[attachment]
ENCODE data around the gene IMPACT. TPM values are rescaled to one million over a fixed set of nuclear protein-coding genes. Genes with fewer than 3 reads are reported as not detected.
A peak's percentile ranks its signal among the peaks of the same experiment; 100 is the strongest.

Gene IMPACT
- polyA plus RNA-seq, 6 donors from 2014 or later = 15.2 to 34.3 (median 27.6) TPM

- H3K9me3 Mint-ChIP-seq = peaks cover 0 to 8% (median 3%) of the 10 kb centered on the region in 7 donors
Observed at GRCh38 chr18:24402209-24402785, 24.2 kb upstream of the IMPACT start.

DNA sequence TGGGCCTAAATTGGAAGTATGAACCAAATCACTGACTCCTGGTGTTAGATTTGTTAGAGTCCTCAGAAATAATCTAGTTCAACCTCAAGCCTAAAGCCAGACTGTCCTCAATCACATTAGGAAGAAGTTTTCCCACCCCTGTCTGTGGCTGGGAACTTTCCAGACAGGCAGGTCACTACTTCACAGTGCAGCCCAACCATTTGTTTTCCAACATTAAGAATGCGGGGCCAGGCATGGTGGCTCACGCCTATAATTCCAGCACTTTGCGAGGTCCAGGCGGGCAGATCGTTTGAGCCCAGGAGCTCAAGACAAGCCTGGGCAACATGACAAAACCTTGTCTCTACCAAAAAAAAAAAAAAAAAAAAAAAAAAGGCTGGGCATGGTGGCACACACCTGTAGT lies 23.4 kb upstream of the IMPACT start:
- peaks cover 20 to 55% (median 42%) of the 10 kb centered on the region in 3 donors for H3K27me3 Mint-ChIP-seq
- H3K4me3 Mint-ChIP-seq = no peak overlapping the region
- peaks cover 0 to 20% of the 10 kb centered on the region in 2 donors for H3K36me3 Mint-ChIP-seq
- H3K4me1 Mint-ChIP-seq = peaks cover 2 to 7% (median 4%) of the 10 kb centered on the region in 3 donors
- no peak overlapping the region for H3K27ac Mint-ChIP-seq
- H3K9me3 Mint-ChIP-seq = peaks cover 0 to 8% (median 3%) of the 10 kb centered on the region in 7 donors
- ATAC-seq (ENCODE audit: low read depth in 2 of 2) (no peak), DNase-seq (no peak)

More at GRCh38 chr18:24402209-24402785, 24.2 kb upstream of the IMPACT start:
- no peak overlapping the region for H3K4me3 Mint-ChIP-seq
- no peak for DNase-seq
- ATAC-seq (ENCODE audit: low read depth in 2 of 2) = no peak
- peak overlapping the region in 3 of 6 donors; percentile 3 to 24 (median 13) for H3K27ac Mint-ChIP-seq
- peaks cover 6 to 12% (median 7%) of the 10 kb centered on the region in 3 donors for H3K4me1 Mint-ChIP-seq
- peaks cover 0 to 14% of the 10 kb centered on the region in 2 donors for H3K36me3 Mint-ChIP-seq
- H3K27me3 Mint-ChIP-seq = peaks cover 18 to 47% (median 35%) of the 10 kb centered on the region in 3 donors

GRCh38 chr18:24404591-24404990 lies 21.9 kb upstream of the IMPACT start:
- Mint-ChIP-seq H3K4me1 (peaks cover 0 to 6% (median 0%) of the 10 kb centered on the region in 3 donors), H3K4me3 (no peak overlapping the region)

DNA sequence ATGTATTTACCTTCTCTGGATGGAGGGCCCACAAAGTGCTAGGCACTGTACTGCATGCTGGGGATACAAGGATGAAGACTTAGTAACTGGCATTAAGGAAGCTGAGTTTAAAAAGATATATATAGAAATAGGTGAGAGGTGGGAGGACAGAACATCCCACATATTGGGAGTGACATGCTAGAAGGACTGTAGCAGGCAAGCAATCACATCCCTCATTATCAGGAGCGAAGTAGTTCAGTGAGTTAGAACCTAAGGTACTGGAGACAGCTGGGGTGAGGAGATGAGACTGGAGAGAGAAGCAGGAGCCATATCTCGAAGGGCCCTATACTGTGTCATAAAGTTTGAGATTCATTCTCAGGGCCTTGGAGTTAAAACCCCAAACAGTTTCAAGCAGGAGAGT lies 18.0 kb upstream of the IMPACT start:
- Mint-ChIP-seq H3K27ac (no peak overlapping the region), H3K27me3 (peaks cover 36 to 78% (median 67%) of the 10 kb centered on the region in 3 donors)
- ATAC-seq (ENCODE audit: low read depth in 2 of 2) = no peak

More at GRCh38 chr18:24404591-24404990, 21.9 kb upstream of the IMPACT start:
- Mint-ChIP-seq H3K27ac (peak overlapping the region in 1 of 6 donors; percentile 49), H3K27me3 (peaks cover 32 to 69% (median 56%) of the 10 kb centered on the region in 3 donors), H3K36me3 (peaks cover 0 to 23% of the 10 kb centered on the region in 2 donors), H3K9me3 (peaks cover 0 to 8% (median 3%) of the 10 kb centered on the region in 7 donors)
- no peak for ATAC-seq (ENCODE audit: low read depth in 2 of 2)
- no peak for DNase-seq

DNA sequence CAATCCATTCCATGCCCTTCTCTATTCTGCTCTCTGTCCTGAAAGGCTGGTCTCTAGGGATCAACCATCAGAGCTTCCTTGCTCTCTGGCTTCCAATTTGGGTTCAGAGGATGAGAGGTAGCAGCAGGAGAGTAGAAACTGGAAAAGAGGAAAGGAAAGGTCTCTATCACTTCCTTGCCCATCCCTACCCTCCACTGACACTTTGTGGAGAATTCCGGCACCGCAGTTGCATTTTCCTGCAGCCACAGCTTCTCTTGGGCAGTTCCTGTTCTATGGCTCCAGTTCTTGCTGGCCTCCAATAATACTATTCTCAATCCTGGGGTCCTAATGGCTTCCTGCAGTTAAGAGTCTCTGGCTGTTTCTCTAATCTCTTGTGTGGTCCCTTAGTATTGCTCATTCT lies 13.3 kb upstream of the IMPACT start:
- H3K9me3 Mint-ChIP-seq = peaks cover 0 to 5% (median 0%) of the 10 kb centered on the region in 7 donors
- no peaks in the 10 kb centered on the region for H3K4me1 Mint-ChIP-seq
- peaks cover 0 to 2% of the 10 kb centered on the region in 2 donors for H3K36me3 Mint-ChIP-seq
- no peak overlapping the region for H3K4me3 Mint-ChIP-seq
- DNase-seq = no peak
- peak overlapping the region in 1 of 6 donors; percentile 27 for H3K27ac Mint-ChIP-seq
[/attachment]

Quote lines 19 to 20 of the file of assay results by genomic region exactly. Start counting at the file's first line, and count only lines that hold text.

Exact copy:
- peak overlapping the region in 3 of 6 donors; percentile 3 to 24 (median 13) for H3K27ac Mint-ChIP-seq
- peaks cover 6 to 12% (median 7%) of the 10 kb centered on the region in 3 donors for H3K4me1 Mint-ChIP-seq